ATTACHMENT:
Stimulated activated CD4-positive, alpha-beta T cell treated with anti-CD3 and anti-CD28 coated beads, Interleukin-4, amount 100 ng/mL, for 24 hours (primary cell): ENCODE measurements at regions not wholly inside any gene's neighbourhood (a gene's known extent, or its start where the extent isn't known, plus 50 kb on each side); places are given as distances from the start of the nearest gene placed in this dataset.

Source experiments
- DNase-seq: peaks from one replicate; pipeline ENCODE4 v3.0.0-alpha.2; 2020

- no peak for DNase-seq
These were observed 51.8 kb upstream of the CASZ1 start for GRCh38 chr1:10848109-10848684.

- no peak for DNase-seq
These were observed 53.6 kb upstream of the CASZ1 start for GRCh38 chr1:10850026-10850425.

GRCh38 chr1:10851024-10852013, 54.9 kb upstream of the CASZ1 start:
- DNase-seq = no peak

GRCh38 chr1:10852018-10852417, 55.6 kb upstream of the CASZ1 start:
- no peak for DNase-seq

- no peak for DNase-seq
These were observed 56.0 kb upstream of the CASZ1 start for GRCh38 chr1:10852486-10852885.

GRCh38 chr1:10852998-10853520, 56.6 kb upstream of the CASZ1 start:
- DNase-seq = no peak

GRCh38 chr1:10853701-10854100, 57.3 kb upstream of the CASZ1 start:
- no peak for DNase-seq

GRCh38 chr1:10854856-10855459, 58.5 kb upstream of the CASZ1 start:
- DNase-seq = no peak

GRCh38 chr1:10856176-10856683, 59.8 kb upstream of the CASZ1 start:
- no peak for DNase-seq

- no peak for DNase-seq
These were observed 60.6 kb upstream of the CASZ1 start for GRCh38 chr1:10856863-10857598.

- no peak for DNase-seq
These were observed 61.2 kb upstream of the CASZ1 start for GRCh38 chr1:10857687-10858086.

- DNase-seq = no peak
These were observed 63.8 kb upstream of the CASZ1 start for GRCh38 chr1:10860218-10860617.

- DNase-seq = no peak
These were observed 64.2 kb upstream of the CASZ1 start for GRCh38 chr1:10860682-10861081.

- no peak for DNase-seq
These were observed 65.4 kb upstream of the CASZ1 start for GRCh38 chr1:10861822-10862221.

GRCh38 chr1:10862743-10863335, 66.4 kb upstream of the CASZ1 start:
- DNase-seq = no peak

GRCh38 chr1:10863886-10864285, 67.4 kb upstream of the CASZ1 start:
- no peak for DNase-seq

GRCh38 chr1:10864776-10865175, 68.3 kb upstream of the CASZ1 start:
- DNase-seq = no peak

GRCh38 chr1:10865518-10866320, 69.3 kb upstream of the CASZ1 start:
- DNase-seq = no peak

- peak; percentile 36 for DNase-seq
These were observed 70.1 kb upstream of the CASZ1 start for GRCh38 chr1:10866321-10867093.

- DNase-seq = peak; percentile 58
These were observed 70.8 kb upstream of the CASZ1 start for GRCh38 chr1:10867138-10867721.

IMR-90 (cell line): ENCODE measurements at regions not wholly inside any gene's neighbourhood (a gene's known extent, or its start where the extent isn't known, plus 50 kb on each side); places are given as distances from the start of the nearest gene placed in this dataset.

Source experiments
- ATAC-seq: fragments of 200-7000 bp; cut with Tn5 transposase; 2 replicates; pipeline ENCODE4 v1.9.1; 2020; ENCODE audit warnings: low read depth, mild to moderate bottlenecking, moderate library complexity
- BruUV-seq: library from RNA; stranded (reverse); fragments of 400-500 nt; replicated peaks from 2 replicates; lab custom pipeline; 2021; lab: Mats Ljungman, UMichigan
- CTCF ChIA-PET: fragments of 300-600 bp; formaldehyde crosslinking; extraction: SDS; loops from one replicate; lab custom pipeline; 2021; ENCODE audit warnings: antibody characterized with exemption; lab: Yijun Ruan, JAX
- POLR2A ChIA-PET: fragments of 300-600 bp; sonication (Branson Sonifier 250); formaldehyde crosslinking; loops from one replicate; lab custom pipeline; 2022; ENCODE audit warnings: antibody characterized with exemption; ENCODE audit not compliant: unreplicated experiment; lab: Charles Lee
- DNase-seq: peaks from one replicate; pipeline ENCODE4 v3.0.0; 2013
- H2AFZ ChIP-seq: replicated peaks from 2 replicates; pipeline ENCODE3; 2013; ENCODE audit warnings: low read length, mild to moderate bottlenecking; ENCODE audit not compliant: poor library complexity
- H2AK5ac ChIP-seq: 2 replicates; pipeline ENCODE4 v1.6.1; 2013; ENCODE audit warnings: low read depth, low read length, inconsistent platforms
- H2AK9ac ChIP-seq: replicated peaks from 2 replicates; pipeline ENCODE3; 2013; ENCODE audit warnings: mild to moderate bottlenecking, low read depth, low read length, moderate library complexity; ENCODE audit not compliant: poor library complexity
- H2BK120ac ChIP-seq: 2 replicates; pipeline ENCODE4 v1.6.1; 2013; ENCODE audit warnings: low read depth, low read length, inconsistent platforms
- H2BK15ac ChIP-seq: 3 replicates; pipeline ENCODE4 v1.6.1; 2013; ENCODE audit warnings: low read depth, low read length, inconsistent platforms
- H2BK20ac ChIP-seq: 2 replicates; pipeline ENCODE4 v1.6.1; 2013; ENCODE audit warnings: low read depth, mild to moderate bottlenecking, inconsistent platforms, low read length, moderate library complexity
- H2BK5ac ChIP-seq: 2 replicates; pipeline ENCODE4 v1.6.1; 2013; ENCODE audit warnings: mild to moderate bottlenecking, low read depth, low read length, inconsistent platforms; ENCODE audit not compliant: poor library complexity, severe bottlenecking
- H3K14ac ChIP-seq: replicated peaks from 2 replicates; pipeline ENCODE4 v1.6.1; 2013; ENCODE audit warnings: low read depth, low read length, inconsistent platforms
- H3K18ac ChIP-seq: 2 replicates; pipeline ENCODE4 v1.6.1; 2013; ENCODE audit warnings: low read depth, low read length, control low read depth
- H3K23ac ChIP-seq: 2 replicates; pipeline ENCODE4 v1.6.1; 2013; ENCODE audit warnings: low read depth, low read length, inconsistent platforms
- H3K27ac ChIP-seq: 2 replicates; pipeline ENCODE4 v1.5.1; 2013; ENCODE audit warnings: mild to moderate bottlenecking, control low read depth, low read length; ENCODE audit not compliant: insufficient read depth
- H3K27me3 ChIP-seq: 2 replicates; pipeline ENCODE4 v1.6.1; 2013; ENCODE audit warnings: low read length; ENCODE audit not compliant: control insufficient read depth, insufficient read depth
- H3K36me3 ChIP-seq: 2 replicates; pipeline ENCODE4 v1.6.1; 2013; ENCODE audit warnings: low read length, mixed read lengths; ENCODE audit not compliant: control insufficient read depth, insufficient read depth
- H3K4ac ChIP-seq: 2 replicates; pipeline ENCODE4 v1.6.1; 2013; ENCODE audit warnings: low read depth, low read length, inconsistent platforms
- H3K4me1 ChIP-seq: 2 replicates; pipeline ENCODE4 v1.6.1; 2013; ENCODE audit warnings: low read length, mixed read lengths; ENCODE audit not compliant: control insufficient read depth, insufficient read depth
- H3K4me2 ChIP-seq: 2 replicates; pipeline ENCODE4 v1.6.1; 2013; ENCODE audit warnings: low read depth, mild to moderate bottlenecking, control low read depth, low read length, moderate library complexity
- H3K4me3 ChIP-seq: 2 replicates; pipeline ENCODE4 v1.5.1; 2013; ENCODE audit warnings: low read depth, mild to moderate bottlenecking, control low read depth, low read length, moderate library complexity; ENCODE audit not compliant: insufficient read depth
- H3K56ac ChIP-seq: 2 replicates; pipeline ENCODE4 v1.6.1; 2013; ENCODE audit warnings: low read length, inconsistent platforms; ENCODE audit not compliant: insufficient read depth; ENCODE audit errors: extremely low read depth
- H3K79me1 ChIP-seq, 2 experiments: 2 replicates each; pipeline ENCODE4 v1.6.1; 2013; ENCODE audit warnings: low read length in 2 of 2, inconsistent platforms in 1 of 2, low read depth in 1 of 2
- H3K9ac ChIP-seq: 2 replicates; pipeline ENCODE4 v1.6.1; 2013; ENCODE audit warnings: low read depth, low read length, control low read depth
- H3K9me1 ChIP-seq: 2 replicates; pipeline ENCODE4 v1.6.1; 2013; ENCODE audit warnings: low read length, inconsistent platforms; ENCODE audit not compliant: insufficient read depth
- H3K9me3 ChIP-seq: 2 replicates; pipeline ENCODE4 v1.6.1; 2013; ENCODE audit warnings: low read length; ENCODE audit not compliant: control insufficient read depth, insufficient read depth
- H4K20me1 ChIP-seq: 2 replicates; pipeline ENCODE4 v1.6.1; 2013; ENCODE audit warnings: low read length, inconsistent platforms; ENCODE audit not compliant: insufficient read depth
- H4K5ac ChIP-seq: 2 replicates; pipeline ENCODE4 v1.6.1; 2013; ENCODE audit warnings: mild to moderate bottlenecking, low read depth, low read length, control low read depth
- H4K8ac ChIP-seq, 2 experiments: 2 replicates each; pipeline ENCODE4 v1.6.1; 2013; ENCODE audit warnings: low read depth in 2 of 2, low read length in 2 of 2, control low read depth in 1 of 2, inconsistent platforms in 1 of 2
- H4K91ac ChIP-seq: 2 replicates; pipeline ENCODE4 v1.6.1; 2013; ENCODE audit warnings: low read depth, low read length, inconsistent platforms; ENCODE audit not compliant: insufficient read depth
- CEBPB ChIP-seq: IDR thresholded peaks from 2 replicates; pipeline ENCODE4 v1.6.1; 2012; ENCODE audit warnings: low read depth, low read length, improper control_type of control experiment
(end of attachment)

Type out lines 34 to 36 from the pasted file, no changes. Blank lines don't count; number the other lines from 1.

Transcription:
GRCh38 chr1:10863886-10864285, 67.4 kb upstream of the CASZ1 start:
- no peak for DNase-seq

GRCh38 chr1:10864776-10865175, 68.3 kb upstream of the CASZ1 start: